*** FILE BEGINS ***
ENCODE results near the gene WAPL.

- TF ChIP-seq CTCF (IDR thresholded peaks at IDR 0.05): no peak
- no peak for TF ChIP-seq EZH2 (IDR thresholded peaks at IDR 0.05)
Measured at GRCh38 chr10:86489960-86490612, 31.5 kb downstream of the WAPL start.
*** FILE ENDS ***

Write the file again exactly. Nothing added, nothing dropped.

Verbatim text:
ENCODE results near the gene WAPL.

- TF ChIP-seq CTCF (IDR thresholded peaks at IDR 0.05): no peak
- no peak for TF ChIP-seq EZH2 (IDR thresholded peaks at IDR 0.05)
Measured at GRCh38 chr10:86489960-86490612, 31.5 kb downstream of the WAPL start.